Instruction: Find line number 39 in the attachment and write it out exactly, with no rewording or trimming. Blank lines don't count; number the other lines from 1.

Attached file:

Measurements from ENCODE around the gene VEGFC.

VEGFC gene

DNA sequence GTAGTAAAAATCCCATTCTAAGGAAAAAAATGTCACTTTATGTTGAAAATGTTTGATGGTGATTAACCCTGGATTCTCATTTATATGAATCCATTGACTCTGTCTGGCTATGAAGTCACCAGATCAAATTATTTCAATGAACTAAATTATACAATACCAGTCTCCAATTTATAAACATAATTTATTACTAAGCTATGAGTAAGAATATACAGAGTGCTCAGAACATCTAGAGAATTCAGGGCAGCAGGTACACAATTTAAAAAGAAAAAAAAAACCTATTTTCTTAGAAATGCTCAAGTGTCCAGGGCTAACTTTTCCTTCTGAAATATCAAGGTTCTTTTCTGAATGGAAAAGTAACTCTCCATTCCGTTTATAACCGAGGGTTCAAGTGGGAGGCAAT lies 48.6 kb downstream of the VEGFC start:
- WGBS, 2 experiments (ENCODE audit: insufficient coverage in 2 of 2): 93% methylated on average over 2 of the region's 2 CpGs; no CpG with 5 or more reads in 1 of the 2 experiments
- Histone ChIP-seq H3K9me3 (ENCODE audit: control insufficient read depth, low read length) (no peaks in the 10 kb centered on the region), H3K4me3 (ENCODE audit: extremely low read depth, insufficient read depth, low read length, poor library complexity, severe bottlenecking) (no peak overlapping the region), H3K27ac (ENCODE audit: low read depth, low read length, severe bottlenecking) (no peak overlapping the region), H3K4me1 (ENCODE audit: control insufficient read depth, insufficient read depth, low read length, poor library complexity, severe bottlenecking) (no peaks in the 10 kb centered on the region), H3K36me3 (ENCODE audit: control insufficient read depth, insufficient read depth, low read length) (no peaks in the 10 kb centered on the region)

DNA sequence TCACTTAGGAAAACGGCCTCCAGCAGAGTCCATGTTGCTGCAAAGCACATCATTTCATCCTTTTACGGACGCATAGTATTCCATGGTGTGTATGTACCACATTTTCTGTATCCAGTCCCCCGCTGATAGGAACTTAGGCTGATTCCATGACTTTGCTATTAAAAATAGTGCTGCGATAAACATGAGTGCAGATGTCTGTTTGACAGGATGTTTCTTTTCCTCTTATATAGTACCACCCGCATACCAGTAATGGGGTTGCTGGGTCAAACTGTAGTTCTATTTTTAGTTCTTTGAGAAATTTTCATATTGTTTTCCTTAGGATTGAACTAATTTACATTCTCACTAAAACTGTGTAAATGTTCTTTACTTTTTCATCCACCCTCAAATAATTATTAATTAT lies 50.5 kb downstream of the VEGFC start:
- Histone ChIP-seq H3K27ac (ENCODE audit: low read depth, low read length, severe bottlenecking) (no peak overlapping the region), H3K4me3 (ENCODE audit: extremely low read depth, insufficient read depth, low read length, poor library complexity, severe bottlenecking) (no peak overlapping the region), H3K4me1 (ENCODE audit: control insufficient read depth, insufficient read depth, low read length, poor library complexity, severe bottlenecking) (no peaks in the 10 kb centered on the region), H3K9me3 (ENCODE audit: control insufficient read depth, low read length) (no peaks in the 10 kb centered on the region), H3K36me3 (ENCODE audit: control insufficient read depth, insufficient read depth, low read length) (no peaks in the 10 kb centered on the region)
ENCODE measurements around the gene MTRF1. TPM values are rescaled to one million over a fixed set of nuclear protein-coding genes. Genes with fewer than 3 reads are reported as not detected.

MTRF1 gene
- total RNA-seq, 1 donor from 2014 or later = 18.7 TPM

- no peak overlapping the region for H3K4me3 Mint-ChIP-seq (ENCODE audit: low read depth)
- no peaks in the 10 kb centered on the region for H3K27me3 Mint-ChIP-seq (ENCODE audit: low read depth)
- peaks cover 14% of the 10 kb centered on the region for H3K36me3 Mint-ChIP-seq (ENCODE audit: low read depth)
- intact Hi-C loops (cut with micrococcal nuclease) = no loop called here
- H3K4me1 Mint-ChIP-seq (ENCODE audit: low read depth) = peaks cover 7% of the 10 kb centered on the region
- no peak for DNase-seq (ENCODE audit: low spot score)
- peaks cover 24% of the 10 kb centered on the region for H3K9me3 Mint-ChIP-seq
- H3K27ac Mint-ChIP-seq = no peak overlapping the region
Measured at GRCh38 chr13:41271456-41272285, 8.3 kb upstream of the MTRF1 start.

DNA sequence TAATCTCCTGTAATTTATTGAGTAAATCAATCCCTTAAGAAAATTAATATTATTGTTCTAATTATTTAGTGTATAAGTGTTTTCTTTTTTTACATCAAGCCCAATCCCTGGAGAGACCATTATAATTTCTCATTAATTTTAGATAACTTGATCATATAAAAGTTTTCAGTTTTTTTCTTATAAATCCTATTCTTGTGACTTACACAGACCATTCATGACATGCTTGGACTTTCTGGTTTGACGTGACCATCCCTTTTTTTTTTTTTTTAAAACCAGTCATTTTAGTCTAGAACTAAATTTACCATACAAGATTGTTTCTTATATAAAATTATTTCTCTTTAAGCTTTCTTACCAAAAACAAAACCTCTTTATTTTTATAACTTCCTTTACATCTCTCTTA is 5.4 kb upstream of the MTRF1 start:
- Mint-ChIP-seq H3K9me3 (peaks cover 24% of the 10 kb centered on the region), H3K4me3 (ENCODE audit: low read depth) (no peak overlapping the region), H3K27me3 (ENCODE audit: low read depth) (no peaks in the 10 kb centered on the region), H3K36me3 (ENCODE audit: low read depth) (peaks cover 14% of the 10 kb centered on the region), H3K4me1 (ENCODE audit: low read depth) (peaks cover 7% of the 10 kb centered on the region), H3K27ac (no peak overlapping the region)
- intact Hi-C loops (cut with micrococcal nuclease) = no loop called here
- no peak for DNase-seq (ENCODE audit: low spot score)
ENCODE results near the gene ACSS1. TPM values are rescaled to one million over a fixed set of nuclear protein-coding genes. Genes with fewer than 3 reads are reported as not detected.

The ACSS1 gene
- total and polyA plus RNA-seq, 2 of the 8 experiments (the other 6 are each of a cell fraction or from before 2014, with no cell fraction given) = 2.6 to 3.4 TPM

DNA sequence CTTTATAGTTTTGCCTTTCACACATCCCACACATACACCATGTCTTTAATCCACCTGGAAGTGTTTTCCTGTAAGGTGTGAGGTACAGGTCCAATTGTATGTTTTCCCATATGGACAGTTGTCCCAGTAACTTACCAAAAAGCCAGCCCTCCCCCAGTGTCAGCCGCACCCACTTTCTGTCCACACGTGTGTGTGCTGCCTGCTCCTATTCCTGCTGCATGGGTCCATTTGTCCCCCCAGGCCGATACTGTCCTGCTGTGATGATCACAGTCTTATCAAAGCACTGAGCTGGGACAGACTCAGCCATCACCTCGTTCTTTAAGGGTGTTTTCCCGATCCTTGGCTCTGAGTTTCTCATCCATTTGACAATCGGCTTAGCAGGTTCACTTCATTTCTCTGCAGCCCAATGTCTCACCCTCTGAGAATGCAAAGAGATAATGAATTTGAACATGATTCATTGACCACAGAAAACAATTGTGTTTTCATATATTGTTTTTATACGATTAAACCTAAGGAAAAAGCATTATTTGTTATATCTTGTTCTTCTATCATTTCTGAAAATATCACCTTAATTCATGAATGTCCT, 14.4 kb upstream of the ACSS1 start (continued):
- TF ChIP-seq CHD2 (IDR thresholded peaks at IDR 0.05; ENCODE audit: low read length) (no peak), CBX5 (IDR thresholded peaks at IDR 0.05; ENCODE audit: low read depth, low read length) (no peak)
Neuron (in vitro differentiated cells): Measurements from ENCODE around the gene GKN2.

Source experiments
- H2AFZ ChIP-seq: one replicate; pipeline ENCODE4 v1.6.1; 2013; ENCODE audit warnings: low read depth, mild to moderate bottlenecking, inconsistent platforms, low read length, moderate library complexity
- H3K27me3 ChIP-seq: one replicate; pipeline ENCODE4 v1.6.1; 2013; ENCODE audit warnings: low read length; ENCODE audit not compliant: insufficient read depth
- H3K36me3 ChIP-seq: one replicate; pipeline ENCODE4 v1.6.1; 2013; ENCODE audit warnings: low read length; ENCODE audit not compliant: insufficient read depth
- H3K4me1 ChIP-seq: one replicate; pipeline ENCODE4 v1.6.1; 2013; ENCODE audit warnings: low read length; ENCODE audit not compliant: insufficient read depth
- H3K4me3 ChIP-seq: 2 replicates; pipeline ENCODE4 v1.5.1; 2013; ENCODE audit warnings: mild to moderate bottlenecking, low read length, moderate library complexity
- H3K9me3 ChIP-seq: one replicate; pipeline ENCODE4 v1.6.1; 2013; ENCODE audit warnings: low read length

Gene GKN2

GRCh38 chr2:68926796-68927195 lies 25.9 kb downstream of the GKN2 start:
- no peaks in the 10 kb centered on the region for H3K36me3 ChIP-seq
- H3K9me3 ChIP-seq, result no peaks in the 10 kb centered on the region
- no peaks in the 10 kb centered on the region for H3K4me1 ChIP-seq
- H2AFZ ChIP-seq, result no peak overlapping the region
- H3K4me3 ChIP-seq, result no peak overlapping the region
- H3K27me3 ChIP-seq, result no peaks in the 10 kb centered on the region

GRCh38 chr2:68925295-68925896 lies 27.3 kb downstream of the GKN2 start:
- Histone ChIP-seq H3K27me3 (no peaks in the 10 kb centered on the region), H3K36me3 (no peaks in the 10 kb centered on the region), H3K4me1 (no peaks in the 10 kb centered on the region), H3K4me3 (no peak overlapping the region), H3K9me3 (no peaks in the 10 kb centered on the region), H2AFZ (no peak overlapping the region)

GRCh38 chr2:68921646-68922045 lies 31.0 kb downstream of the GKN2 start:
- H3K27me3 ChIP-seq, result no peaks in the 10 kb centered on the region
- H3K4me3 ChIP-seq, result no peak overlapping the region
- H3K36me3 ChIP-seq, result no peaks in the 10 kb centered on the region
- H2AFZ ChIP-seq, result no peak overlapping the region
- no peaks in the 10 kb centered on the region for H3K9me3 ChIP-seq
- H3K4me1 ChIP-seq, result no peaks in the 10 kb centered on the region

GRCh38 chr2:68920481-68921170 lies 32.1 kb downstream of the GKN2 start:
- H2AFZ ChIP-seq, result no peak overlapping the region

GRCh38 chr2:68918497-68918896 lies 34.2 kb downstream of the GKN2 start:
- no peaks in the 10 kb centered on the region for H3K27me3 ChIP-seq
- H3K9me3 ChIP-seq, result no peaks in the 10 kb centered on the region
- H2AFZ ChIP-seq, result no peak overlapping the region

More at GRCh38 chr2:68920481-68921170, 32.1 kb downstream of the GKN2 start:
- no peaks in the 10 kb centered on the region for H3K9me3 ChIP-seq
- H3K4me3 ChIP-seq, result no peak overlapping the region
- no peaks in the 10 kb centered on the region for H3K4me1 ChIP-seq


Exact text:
- no peaks in the 10 kb centered on the region for H3K36me3 ChIP-seq